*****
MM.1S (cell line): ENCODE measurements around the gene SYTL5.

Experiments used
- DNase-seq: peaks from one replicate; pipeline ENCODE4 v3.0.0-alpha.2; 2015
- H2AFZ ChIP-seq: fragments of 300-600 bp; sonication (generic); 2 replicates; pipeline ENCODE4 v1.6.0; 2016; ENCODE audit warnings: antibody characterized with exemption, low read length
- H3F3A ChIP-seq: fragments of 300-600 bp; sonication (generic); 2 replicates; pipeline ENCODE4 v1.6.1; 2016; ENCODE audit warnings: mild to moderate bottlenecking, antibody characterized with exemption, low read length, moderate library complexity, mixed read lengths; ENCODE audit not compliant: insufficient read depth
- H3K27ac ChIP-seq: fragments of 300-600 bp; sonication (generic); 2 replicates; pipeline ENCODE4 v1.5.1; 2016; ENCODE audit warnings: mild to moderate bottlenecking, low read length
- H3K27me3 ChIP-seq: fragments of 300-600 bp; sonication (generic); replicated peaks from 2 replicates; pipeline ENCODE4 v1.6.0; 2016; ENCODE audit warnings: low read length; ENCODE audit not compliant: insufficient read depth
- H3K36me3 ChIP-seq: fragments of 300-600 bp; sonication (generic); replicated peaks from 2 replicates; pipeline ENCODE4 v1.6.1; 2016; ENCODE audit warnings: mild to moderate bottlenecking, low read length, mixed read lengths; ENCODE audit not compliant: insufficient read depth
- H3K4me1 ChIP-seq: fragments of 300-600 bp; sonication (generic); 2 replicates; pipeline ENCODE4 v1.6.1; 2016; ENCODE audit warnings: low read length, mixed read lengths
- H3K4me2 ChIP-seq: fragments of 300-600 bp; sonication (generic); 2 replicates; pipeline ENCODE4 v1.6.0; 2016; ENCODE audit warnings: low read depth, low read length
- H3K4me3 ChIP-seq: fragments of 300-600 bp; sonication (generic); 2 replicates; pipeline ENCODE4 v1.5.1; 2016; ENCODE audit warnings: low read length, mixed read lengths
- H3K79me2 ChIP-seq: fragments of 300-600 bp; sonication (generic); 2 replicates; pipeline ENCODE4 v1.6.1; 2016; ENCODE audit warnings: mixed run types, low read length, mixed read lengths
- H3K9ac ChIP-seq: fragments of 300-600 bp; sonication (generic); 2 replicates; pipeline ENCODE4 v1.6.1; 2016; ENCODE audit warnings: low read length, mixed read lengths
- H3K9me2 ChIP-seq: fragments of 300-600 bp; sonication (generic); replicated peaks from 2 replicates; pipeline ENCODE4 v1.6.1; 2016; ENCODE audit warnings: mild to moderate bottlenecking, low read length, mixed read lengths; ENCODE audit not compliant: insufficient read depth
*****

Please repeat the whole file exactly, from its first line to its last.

MM.1S (cell line): ENCODE measurements around the gene SYTL5.

Experiments used
- DNase-seq: peaks from one replicate; pipeline ENCODE4 v3.0.0-alpha.2; 2015
- H2AFZ ChIP-seq: fragments of 300-600 bp; sonication (generic); 2 replicates; pipeline ENCODE4 v1.6.0; 2016; ENCODE audit warnings: antibody characterized with exemption, low read length
- H3F3A ChIP-seq: fragments of 300-600 bp; sonication (generic); 2 replicates; pipeline ENCODE4 v1.6.1; 2016; ENCODE audit warnings: mild to moderate bottlenecking, antibody characterized with exemption, low read length, moderate library complexity, mixed read lengths; ENCODE audit not compliant: insufficient read depth
- H3K27ac ChIP-seq: fragments of 300-600 bp; sonication (generic); 2 replicates; pipeline ENCODE4 v1.5.1; 2016; ENCODE audit warnings: mild to moderate bottlenecking, low read length
- H3K27me3 ChIP-seq: fragments of 300-600 bp; sonication (generic); replicated peaks from 2 replicates; pipeline ENCODE4 v1.6.0; 2016; ENCODE audit warnings: low read length; ENCODE audit not compliant: insufficient read depth
- H3K36me3 ChIP-seq: fragments of 300-600 bp; sonication (generic); replicated peaks from 2 replicates; pipeline ENCODE4 v1.6.1; 2016; ENCODE audit warnings: mild to moderate bottlenecking, low read length, mixed read lengths; ENCODE audit not compliant: insufficient read depth
- H3K4me1 ChIP-seq: fragments of 300-600 bp; sonication (generic); 2 replicates; pipeline ENCODE4 v1.6.1; 2016; ENCODE audit warnings: low read length, mixed read lengths
- H3K4me2 ChIP-seq: fragments of 300-600 bp; sonication (generic); 2 replicates; pipeline ENCODE4 v1.6.0; 2016; ENCODE audit warnings: low read depth, low read length
- H3K4me3 ChIP-seq: fragments of 300-600 bp; sonication (generic); 2 replicates; pipeline ENCODE4 v1.5.1; 2016; ENCODE audit warnings: low read length, mixed read lengths
- H3K79me2 ChIP-seq: fragments of 300-600 bp; sonication (generic); 2 replicates; pipeline ENCODE4 v1.6.1; 2016; ENCODE audit warnings: mixed run types, low read length, mixed read lengths
- H3K9ac ChIP-seq: fragments of 300-600 bp; sonication (generic); 2 replicates; pipeline ENCODE4 v1.6.1; 2016; ENCODE audit warnings: low read length, mixed read lengths
- H3K9me2 ChIP-seq: fragments of 300-600 bp; sonication (generic); replicated peaks from 2 replicates; pipeline ENCODE4 v1.6.1; 2016; ENCODE audit warnings: mild to moderate bottlenecking, low read length, mixed read lengths; ENCODE audit not compliant: insufficient read depth